With this combination, the Nvidia card is not merely disabled, but powered off. A quick launch properties modification on Team Fortress 2 powers on and enables the card, then powers it off when done.

1. Go ahead and ‘sudo dnf update’ and reboot to avoid possible issues with running kernel versions and packages. Don’t forget nouveau.modeset=0!

2. Install the fedora-nvidia repository and the packages required for Nvidia:

sudo dnf config-manager --add-repo=https://negativo17.org/repos/fedora-nvidia.repo
sudo dnf install nvidia-driver kernel-devel akmod-nvidia dkms acpi

3. Install the copr bumblebee repository and the Bumblebee packages:

sudo dnf copr enable chenxiaolong/bumblebee
sudo dnf install akmod-bbswitch bumblebee primus

4. Configure Bumblebee:

sudo gpasswd -a $USER bumblebee
sudo systemctl enable bumblebeed
sudo systemctl disable nvidia-fallback

5. Modify kernel params

There are problems with Bumblebee and Kernel 4.8+ on the XPS 15 that may be mitigated by a future kernel.

The first problem are lockups when X or Wayland start. These are resolved with a kernel parameter:

acpi_rev_override

Once this is resolved, you’ll find primusrun / optirun don’t work: they’ll report the card is offline. Resolve this problem by disabling pcie port power management:

pcie_port_pm=off

This did seem to impact power consumption for me, so hopefully a better fix is forthcoming.

To make these changes permanent, first add these two parameters to GRUB_CMDLINE_LINUX in /etc/default/grub:

GRUB_CMDLINE_LINUX="rd.driver.blacklist=nouveau rd.luks.uuid= rhgb quiet acpi_rev_override pcie_port_pm=off
Note: This is an example. Do not copy this line!

Next, regenerate grub.cfg:

sudo grub2-mkconfig -o /boot/efi/EFI/fedora/grub.cfg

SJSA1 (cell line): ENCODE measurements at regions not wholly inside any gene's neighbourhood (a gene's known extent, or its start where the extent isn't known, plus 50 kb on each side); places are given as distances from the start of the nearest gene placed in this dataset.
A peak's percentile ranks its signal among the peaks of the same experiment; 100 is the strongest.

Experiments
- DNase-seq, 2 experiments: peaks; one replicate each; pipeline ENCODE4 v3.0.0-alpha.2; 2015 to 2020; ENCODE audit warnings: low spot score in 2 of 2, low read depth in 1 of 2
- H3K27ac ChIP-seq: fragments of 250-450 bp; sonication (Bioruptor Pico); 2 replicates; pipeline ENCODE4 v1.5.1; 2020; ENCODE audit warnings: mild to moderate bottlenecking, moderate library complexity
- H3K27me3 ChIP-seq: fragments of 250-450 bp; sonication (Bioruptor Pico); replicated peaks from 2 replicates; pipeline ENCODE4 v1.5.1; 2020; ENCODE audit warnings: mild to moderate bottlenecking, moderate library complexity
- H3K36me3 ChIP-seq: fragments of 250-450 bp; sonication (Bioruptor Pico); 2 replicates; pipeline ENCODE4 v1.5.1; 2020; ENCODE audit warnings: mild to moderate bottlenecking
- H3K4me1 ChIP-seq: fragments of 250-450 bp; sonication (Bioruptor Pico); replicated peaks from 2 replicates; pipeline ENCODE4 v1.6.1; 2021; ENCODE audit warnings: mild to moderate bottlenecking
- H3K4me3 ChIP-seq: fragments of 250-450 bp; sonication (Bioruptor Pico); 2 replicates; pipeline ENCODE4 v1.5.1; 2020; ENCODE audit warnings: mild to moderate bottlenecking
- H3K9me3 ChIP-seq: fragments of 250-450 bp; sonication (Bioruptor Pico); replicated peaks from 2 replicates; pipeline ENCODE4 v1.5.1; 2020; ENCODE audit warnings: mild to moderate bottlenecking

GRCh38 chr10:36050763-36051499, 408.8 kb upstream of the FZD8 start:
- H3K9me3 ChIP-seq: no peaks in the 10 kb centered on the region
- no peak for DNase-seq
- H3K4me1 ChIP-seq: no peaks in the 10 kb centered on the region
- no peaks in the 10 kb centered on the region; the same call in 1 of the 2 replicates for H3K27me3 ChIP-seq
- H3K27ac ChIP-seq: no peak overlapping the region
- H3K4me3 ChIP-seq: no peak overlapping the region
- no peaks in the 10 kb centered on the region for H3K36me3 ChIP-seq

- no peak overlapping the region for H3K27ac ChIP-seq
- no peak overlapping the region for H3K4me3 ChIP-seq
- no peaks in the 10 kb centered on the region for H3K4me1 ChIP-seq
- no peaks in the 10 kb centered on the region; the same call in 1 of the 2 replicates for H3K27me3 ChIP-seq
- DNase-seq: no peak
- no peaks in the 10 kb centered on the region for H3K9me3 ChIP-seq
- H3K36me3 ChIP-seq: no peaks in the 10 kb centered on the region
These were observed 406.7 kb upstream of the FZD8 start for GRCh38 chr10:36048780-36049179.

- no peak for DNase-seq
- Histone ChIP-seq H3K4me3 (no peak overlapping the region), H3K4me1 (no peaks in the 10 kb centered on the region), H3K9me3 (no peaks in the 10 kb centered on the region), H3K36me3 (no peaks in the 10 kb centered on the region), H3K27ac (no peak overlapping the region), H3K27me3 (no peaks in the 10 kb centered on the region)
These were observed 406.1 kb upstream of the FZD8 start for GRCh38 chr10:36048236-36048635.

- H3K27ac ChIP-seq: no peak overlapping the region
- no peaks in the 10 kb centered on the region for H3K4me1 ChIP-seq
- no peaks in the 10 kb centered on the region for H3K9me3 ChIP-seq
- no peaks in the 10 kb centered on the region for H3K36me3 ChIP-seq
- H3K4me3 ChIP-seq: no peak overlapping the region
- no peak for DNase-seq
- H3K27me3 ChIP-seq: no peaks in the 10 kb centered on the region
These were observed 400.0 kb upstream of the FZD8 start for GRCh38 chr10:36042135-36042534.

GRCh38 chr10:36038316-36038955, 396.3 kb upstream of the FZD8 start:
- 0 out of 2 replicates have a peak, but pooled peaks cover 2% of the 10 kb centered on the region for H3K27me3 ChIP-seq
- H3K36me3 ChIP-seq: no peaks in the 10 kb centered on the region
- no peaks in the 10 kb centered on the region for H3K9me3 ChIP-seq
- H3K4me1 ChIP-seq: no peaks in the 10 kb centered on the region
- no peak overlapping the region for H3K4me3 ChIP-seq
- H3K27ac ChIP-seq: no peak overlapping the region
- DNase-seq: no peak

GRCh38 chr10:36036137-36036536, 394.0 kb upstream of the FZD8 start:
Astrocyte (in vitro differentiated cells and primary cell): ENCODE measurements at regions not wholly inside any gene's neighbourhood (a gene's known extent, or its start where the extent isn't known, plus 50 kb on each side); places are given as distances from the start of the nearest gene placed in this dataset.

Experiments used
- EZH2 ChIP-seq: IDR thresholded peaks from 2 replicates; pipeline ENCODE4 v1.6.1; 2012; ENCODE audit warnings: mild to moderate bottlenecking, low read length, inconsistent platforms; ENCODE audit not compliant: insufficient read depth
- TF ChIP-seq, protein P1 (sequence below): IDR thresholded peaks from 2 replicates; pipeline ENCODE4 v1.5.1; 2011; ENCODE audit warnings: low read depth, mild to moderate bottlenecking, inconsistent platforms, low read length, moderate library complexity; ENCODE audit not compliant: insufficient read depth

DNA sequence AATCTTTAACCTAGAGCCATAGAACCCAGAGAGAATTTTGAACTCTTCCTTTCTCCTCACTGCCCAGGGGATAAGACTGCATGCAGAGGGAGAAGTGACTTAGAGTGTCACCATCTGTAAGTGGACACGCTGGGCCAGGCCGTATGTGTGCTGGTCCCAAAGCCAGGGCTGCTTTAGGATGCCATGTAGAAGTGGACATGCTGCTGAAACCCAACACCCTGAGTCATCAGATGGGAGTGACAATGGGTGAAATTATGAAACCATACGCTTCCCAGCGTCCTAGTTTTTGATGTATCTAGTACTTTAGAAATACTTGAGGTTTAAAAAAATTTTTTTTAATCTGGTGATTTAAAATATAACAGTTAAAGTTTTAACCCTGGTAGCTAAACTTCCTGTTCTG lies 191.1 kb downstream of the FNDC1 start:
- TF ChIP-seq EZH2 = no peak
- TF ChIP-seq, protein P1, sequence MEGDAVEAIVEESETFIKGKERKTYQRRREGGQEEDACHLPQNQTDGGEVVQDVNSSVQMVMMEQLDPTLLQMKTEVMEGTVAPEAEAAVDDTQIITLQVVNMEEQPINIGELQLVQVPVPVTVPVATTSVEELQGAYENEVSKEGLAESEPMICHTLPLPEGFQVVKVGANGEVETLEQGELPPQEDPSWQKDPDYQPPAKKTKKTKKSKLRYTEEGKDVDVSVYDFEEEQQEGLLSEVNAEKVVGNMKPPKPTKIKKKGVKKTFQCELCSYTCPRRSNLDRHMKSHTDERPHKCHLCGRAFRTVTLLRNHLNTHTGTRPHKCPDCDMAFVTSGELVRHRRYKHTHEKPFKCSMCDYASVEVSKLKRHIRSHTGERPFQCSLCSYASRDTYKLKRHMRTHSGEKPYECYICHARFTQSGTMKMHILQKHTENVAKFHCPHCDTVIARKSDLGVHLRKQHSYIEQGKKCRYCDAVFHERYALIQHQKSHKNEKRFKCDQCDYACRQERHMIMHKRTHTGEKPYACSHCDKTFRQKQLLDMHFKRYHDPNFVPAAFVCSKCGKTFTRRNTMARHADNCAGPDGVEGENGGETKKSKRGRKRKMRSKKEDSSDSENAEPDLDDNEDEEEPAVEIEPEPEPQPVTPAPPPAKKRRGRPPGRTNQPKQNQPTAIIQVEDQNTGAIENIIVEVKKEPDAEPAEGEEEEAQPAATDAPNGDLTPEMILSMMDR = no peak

6. Testing Nvidia

Reboot. It should come up without any kernel parameter intervention.

Log in, and verify the power state of the Nvidia card is “OFF”:

cat /proc/acpi/bbswitch
0000:01:00.0 OFF
Now test Bumblebee by running glxgears in a second terminal:
primusrun glxgears
You should now see the Nvidia card powered on:
cat /proc/acpi/bbswitch
0000:01:00.0 ON

Power Consumption

Install TLP to automatically tune power consumption, and powertop to observe the result.

sudo dnf install powertop tlp
sudo systemctl start tlp

Final Results

On a 4K touch screen, 16GB RAM, 512GB nvme, I7-7700, no USB peripherals, keyboard backlight off, and screen brightness at ~50%, powertop shows:

The battery reports a discharge rate of 8.15 W
The power consumed was 240 J
The estimated remaining time is 11 hours, 56 minutes

While that is a low among several samples, this 9560 hovers in the 8-10 W range at nearly idle. That’s respectable for a thin and light laptop that will also drive Team Fortress 2 at 3840×1600 on a Dell U3818DW!

Undervolting

I experimented with the linux-intel-undervolt-tool, but at the recommended -100mv undervolting I couldn’t consistently tell a difference in power consumption or heat. I’ve been running -100mv CPU and -50mv GPU with no issues.

# intel-undervolt read
CPU (0): -99.61 mV
GPU (1): -49.80 mV
CPU Cache (2): -99.61 mV
System Agent (3): -0.00 mV
Analog I/O (4): -0.00 mV

Touchscreen

There are references to the Elan touchscreen being a significant contributor to power draw. I was also unable to replicate this savings.

I’ll update this if I experiment further.

Update: These modifications still apply on Fedora 29.